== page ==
How to get enough time for blogging and online activity

I often get questions about how I get the time to blog and maintain all my online activity in addition to regular work, family life and all those other important things we all have to do. My answer is: I don’t watch television and I know my tools.

A while ago Clay Shirky did some math and figured that Americans could produce one complete wikipedia project every weekend if they stopped watching commercials on TV.

If you haven’t read it already, this is essential: Gin, Television, and Social Surplus. A must-read!

(Image: Clay Shirky at DLD 08)

And he’s not only showing you how wikipedia is a tiny project. He has some thoughts on gaming as well:

In this same conversation with the TV producer I was talking about World of Warcraft guilds, and as I was talking, I could sort of see what she was thinking: “Losers. Grown men sitting in their basement pretending to be elves.”

At least they’re doing something.

Did you ever see that episode of Gilligan’s Island where they almost get off the island and then Gilligan messes up and then they don’t? I saw that one. I saw that one a lot when I was growing up. And every half-hour that I watched that was a half an hour I wasn’t posting at my blog or editing Wikipedia or contributing to a mailing list.

(Via Gapingvoid on Twitter)

How to get enough time for blogging and online activity

10 thoughts on “How to get enough time for blogging and online activity

  1. While I definitely agree with this perspective, particularly when applied to commercial television, I also have to admit that I get some great ideas for posts while watching television.

    Of course, I’m watching channels that apply to my areas of interest and blogging. A number of the channels have limited advertising. And, truth be told, I’m not completely engaged in watching as I often have my laptop in front of me and am working on various projects (including blogging and Wikipedia) while I’m taking in African tribal customs on the Discovery Channel or a Jesse James documentary on the History Channel or almost anything in HD that isn’t sports or network television.

    As for computer or online games, I haven’t had time for those in years. (Was Myst the last one or was it back to “advent” on UNIX?) And Shirky is, in my opinion, correct. Plenty of people let their television viewing (or gaming) control them and separate them from the world instead doing something to engage it. Anything.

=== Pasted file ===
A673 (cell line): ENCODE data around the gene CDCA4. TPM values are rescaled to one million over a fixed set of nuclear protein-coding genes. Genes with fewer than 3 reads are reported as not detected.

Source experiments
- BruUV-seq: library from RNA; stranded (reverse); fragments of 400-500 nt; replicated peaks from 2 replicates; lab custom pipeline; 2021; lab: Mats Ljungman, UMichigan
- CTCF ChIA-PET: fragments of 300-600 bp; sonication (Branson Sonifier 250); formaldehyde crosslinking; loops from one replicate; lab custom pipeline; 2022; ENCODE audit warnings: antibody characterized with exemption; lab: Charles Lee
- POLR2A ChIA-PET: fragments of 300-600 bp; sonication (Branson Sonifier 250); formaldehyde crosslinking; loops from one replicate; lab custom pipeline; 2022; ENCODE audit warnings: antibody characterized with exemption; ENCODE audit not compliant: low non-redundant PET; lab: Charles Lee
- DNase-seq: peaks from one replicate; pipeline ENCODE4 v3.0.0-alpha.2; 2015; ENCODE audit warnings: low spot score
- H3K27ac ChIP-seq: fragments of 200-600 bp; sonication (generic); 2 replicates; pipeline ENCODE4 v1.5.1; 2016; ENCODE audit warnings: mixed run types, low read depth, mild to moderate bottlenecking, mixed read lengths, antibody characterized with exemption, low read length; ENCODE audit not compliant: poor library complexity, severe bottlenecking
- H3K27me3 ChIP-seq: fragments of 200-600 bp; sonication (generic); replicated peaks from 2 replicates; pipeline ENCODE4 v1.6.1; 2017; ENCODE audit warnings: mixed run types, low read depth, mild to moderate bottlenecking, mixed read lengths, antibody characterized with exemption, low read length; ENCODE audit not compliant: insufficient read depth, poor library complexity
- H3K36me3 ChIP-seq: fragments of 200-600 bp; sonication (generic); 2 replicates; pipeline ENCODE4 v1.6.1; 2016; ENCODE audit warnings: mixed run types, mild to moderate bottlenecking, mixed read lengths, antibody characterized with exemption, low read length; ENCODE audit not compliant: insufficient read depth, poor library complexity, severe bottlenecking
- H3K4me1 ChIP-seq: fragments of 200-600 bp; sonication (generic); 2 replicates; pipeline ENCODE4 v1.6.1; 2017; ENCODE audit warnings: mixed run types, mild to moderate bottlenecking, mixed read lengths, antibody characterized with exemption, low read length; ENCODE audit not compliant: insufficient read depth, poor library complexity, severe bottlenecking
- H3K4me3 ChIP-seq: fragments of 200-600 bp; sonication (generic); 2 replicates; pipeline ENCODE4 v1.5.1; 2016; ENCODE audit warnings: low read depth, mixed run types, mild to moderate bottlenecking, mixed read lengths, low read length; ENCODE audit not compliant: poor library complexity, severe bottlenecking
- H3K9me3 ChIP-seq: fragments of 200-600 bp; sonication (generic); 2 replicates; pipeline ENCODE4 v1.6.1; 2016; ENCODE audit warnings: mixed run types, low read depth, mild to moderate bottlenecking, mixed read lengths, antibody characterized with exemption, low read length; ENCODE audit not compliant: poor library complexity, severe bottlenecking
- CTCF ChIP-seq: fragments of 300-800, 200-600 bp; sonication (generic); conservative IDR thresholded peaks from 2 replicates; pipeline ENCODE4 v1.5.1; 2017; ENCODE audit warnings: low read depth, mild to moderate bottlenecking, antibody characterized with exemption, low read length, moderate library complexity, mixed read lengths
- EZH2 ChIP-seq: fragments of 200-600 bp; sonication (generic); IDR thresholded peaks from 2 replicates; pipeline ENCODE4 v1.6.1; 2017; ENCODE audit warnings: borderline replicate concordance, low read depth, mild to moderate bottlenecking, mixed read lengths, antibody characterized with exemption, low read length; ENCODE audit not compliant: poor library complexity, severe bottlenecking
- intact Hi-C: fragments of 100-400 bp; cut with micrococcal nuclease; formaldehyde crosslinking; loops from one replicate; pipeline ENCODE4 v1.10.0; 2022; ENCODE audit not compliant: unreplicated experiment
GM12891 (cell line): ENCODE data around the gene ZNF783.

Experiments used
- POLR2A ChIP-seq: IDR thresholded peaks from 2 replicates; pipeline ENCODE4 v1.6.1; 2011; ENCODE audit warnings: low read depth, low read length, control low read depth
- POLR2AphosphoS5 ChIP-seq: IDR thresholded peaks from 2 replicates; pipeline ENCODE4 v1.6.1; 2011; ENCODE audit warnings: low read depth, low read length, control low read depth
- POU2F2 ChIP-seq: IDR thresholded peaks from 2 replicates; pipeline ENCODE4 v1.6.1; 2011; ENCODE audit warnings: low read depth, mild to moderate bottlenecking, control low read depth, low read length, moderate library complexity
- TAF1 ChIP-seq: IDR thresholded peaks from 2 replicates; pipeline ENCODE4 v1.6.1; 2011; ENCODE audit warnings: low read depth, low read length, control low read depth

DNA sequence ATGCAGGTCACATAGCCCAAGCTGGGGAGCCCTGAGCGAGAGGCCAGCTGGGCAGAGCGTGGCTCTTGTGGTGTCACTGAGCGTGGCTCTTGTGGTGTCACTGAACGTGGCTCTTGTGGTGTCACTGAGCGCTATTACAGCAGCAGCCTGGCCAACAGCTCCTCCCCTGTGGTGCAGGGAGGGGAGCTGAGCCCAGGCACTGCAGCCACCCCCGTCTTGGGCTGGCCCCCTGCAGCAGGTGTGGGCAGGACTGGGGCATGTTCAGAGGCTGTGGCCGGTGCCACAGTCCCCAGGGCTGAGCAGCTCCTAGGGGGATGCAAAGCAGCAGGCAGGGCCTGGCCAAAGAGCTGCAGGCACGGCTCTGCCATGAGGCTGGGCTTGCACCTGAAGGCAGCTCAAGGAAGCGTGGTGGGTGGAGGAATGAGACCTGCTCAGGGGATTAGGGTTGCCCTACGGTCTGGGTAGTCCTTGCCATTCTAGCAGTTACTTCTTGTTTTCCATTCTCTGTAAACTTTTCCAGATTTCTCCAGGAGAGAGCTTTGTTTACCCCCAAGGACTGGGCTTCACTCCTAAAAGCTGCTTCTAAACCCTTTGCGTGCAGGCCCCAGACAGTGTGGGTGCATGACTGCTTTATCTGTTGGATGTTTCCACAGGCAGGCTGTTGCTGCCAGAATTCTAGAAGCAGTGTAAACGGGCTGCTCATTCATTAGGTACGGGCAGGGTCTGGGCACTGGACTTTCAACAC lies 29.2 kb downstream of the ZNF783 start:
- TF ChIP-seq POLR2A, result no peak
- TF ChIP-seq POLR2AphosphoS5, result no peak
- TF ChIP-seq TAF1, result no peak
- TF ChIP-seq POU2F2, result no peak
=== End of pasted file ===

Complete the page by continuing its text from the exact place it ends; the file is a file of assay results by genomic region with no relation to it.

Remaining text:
Life is short. Contribute!

  2. Not watching television. Not reading books. Not listening to music. Not interested in sports. And so on. People say all these things. Which is ok.

    But I tend to think that a healthy mix of things always is better than just leaving something completely out. So a little of television – given that you choose – is wonderful.

    And if people want more perspective: Read more books. A 200 page well-written book about a new interesting subject can give you more inspiration and new knowledge than 10 000 blog posts and days of television…

    My 50 cents.

  3. have been tracking Clay Shirky myself and, as part of my daily study of various leaders (peoples & companies), I recently did a cliff notes writeup of his presentation @ TechExpo 2.0 around the topic here:

    So if you want another man’s opinion on what he emphasized (like how Gin drove the Industrial revolution and how TV is our Gin today) might be worth a gander. Either way … good stuff.

    Hope it helps

  4. Everything in moderation as they say. I watch very little linear TV now. Bought a big 42″ plasma but mainly use it for watching DVD’s and the soon to be installed PS3.

    I do watch football and that gave me the idea for writing a blog about the changes in sport brought about by digital media. So funnily enough I guess is where I use my surplus from watching less TV to think and write about something that is still mainly viewed on TV.

    Shirky also wrote a good piece on situated software way back in 2004 that is worth a read. Design for the few and let scale sort itself out elsewhere. Smart.

  5. In our home, TV-shows works as “something we do together” on evenings. So cutting back on TV time in favor of blogging and doing stuff online would mean cutting back on time spent with my fiance. So I guess it’s a hard balance act. Perhaps I should get her into starting her own blog or something. :p

  6. An important point. And it’s also an important point that TV used to be blamed for destroying our families and break up on communication. Now TV is the social box and the computer is blamed for destroying communication… 🙂

  7. Lasse Elden says:

    But then again we have the “intranet” (norsk?). You can keep on blogging with your family members, without anyone else seeing it!

  8. Harald says:

    You used do discuss “watch television” somewhere, can’t find it right now. But I mostly watch Miami Vice dvd’s on my mac these days, can I say I do or don’t watch television? Be careful with that.
    Miami Vice is btw far better than its reputation and our memory of it. Season 2 highly recommended !

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